Out of the Humidor
From the Print Edition:
Pierce Brosnan, Nov/Dec 97
(continued from page 5)
So often we hear the adage, "You get what you pay for." The implication being, of course, that the costlier the product, the better the product. In discussing the pricing of cigars with dealers and friends, I have found this notion to be especially prevalent; on many occasions, for example, a cigar dealer has dissuaded me from choosing among relatively inexpensive cigars, suggesting that "the quality demanded by the discriminating palate" is much more likely to be found among the higher-priced, so-called "premium" cigars.
Cigar Aficionado's blind ratings of cigars, however, tell quite a different story. As a scientific researcher, I could not keep myself from running some statistical analyses on these ratings (please forgive me) to see whether there really is any correlation between cigar price and quality. Using the ratings of cigars available in the United States from your last four issues (361 in all) and analyzing them by cigar type, by country of origin and by combining all of the ratings together, the results consistently show that there is, in fact, virtually no correlation between cigar price and quality.
When the information is graphed, it is immediately apparent that the average quality of the rated cigars differs little across a wide range of prices, and the chances of finding a highly rated cigar among those costing just a few dollars are about the same as they are among those costing considerably more; similarly, the chances of finding a relatively poorly rated cigar are also about the same in the low and high price ranges. For the mathematically inclined, the "r-squared value" for this (linear) correlation is a minuscule 0.02, indicating that 98 percent of the pricing of these cigars is related to factors other than quality (as assessed by Cigar Aficionado's tasters). Of course, it is possible that cigars not included in these ratings may fare otherwise, but the large number of cigars included in this sample makes it unlikely that this would often be the case.
In short, where fine cigars are involved, costlier is not better. Routinely purchasing the lesser-priced cigars rated by Cigar Aficionado will not only give you many hours of great smoking pleasure, but will leave you with plenty of money left over for renewing your subscription to this excellent publication.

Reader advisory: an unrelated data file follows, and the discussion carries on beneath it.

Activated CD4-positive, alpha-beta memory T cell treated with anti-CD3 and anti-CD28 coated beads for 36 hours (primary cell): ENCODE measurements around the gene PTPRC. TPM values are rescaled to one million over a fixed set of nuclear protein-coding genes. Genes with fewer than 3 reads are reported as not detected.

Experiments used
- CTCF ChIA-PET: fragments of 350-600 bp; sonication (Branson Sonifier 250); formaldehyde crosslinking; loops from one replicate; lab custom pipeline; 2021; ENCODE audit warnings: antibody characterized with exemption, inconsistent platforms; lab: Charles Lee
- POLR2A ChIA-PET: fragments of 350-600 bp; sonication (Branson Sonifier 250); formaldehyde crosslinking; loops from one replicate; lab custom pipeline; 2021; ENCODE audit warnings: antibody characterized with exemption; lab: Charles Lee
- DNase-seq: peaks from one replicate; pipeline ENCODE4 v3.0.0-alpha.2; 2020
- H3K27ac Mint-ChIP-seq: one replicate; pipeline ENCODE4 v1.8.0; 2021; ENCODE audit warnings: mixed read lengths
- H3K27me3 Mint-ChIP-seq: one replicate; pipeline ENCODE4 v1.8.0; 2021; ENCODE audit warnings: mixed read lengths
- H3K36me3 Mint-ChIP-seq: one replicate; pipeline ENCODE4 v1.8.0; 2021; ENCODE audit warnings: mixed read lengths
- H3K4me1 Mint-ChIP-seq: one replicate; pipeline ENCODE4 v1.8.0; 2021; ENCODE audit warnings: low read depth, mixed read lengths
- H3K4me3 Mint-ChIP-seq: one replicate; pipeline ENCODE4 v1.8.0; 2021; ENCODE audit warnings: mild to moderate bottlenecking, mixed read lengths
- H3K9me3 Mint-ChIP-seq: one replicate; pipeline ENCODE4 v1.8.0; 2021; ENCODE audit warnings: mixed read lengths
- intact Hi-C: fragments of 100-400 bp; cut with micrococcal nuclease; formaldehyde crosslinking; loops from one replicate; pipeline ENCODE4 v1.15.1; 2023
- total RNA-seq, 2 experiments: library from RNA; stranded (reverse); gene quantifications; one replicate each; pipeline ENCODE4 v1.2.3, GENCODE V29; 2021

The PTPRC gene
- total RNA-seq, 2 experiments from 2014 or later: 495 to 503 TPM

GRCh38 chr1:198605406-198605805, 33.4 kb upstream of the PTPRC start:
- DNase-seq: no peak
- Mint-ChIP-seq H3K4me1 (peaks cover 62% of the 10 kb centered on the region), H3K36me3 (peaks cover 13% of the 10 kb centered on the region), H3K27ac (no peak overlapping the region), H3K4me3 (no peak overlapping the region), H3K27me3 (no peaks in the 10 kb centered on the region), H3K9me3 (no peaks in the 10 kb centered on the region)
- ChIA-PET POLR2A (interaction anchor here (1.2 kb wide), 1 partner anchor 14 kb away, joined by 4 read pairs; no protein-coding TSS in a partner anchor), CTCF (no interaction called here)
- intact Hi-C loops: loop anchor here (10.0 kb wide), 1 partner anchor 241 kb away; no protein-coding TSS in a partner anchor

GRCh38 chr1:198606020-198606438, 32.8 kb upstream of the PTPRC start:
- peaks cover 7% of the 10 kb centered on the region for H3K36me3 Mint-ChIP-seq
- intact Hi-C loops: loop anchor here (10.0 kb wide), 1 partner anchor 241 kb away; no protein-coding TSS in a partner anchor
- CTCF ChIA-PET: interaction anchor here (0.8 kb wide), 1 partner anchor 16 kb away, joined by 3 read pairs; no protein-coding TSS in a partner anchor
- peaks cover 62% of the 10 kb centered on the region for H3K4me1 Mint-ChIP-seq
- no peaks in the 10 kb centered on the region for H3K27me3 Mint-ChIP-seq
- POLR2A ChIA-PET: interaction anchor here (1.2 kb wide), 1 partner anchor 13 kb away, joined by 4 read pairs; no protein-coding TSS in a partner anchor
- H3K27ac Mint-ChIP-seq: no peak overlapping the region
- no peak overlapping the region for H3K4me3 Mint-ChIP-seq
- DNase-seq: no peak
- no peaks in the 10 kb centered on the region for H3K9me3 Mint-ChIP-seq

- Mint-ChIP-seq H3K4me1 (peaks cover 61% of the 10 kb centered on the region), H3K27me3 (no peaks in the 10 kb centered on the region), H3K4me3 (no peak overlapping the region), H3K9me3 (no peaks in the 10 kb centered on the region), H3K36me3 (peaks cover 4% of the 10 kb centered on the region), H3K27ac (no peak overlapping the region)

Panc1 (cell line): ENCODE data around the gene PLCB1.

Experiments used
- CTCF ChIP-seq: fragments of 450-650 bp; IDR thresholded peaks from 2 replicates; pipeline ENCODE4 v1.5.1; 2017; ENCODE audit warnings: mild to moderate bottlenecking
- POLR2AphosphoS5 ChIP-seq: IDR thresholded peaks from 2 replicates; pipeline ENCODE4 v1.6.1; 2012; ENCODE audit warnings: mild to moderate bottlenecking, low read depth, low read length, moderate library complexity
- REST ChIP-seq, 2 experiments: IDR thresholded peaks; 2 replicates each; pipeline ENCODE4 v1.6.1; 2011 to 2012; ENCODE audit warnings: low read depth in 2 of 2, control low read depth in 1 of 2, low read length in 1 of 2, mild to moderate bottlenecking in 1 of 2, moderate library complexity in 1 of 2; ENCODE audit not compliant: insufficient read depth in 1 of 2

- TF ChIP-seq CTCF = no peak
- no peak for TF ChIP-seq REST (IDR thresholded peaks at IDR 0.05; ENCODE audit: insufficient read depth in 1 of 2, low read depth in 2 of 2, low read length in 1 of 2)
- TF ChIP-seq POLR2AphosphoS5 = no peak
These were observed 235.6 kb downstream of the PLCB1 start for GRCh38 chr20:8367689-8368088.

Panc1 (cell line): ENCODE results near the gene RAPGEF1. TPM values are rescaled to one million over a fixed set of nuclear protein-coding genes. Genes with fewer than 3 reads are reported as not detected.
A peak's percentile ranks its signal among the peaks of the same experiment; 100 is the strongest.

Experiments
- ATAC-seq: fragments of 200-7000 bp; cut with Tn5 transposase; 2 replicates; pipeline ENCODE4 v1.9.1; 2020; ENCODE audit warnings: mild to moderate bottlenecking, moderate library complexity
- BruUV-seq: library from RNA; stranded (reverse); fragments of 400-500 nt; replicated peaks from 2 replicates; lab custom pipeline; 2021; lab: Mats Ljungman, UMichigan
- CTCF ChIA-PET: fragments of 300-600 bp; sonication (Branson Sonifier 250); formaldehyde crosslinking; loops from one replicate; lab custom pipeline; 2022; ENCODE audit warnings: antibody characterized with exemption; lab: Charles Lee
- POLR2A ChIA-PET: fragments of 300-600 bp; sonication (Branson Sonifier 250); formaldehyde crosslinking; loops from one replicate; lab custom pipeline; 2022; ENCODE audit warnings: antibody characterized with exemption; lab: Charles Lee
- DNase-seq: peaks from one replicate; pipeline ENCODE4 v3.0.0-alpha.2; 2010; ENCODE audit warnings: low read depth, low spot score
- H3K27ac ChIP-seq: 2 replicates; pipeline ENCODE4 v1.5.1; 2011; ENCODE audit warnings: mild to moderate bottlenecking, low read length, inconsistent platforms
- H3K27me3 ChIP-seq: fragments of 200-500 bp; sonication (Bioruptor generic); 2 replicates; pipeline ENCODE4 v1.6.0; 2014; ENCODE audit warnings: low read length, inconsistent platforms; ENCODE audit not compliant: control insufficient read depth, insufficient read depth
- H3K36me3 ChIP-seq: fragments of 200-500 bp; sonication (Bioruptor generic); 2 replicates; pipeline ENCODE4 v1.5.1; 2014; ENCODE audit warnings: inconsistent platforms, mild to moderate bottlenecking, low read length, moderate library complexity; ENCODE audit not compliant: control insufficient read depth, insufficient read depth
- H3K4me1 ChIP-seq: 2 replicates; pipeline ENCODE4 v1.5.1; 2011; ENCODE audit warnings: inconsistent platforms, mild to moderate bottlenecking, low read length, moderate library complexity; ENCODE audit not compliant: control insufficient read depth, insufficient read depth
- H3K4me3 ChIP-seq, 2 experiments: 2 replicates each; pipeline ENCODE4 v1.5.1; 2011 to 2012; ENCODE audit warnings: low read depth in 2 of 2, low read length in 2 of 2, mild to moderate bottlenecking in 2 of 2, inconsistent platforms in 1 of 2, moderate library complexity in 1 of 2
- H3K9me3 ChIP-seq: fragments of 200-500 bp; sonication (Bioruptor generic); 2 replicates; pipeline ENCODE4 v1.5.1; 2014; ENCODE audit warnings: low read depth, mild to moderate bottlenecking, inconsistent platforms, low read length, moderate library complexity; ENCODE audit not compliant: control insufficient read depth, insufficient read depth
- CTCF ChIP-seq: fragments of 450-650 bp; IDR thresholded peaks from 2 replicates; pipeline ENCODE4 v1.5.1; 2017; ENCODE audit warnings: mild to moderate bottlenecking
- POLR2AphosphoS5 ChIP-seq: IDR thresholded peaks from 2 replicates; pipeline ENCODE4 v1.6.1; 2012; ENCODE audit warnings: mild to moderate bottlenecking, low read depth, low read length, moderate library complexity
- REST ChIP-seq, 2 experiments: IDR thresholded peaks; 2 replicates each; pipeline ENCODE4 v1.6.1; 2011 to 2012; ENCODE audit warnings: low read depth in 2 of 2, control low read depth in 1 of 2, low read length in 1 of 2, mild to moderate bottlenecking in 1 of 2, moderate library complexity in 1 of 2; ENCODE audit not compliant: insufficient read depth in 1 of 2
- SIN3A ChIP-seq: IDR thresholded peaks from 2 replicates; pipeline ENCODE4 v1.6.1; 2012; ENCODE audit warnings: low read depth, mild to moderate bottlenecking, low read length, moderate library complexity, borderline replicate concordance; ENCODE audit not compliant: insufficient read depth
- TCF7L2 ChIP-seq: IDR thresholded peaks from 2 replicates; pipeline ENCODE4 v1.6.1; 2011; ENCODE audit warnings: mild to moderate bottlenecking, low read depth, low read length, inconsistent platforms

Jack G. Modell
I consider myself a very fortunate man. My golf buddy/cigar compadre bought tickets for the U.S. Open at Congressional Country Club in Bethesda, Maryland. We watched all the action as it unfolded on Friday and Saturday. I got to see the greatest golfer of all time, Jack Nicklaus; the newest phenom, Tiger Woods; and all the fabulous pros in between.
I also met up with some friends from high school whom I had not seen in more than a year. Needless to say, my friends and I lit up some beautiful hand-rolled Dominicans over our two-day outing. During the rain delay on Friday, I enjoyed a Hoyo de Monterrey Excalibur No. 2, lukewarm beer and good conversation.
On Saturday, I had waited to light my Montecruz Robusto until the afternoon. We were watching Davis Love III come down the ninth fairway. No sooner had I lit my stogie than one of the off-duty marshals started giving me a hard time about my cigar. He said, "Oh, no! You're one of those people!" as he waived his hands mockingly, blowing away the smoke. I told this ignorant gentleman (who was clearly high on his "marshal" powers) that I had every right to smoke a cigar in the open air and if he didn't like it, he should move. My friends shouted "Aire libre!" and whipped out their cigars and lit up in my defense.
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